City ready to raise property taxes to fund SmartTrack

Tory on verge of breaking election promise

Train rolling into the Scarborough Centre Station. City council is supporting an express Scarborough Subway Extension.
Train rolls into the Scarborough Centre Station. City council is supporting an express Scarborough Subway Extension. Cherry Liu/Toronto Observer

The city manager and chief financial officer have recommended a property tax hike to pay for SmartTrack in the Transit Network Plan Update and Financial Strategy.

The report released Oct. 31 details an agreement between the city and the province to fund SmartTrack and other transit projects worth $7 billion.

“This agreement means that after years of talk, indecision and delay, we are actually getting on with building the transit Toronto residents so badly need,” Mayor John Tory said in a release.

With the provincial government pledging to shoulder $3.7 billion for the infrastructure to support SmartTrack, the city has to pay $2 billion for six new stations and the Eglinton West LRT. The city will also be responsible for all operating and maintenance costs.

A property tax increase of 2.1 per cent is necessary to fund initial cash flow shortfalls in the early stages of SmartTrack, says the report.

Nobody likes property taxes going up,” said Carol Burtin Fripp, co-president of the Leaside Property Owners Association. “A lot of people are house-rich but cash-poor, and you don’t want to divorce people from their homes because they can’t pay their taxes.”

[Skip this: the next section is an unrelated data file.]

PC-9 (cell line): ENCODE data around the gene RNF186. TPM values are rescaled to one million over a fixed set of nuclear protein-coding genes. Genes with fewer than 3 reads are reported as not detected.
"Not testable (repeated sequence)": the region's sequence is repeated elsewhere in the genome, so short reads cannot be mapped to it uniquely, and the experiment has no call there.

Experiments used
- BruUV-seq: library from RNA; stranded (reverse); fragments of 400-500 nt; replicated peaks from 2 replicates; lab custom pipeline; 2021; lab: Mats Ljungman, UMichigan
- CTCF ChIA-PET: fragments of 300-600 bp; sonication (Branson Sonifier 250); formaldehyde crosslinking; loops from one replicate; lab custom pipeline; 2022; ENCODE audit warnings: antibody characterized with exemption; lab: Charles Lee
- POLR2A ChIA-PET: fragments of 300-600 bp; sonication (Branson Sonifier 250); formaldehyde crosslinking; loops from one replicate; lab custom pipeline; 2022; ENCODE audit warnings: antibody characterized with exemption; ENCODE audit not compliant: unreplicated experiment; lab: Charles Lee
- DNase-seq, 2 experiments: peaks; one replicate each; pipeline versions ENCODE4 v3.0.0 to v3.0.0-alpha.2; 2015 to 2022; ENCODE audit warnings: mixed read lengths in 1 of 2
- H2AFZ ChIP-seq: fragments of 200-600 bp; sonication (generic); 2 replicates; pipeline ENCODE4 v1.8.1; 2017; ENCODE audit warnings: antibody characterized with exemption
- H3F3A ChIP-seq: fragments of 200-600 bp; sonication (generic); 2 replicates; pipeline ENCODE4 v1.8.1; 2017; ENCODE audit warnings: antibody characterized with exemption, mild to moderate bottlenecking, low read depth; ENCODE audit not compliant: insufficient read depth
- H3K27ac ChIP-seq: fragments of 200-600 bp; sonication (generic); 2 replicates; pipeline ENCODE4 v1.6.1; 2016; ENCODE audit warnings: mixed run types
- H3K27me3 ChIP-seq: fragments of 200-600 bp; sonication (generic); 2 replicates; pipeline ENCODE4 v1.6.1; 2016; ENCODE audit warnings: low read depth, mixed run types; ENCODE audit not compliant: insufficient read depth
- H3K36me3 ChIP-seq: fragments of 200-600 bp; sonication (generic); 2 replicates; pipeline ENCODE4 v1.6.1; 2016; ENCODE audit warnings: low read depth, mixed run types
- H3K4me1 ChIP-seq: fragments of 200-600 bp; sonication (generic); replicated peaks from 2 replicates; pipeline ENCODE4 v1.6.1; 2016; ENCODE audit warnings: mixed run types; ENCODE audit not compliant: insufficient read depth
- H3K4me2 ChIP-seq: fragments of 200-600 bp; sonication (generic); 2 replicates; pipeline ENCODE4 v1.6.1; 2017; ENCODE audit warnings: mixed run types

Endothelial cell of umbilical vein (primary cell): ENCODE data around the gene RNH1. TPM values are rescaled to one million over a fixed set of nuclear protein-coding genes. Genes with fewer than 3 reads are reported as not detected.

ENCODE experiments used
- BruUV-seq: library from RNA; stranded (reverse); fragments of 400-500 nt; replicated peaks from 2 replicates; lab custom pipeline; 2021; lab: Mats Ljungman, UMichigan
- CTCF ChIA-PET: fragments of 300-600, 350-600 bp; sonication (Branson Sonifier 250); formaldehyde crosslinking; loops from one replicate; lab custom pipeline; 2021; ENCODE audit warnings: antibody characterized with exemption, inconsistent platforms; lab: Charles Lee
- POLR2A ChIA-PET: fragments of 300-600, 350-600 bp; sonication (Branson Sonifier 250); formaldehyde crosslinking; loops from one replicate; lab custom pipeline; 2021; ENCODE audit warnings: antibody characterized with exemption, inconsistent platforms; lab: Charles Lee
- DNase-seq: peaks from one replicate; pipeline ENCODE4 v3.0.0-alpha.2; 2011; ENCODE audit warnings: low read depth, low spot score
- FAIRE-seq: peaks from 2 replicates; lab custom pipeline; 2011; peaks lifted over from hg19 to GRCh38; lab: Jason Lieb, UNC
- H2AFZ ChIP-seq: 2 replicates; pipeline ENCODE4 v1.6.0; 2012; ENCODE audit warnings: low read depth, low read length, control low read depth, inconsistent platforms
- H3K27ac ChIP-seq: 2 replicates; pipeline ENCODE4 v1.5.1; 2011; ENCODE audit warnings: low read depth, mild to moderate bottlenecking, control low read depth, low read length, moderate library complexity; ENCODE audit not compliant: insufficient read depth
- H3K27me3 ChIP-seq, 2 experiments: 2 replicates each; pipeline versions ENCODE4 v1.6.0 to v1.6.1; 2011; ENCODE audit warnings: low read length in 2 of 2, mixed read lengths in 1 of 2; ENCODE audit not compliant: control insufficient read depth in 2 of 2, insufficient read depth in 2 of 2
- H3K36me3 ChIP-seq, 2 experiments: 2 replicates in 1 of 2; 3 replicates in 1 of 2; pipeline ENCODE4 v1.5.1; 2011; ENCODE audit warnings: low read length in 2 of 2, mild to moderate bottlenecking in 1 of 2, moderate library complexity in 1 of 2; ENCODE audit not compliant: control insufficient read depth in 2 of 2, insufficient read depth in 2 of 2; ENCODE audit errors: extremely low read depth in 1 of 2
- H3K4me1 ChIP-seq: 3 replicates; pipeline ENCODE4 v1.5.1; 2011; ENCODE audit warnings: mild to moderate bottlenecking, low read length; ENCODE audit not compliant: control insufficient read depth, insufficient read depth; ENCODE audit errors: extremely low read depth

If the property tax increase comes into effect, Tory would be breaking a promise he made during his 2014 election campaign.

“We can look at what other cities who didn’t want to raise their property taxes have done, what other sources they have found that didn’t just die after a year and that didn’t harm business,” Fripp said. 

Tory himself said that he is still against increasing property tax and is open to exploring other potential revenue tools like asset monetization, in which the city will sell off assets such as Toronto Hydro and Toronto Parking Authority.

Council has requested a report to examine the feasibility of this measure.

The important thing is that the sources have to be continuous sources, they can’t just be one-time only paid for by sale,” Fripp said. 

The city has until Nov. 30 to commit to the deal.

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Posted: Nov 3 2016 4:07 pm
Filed under: News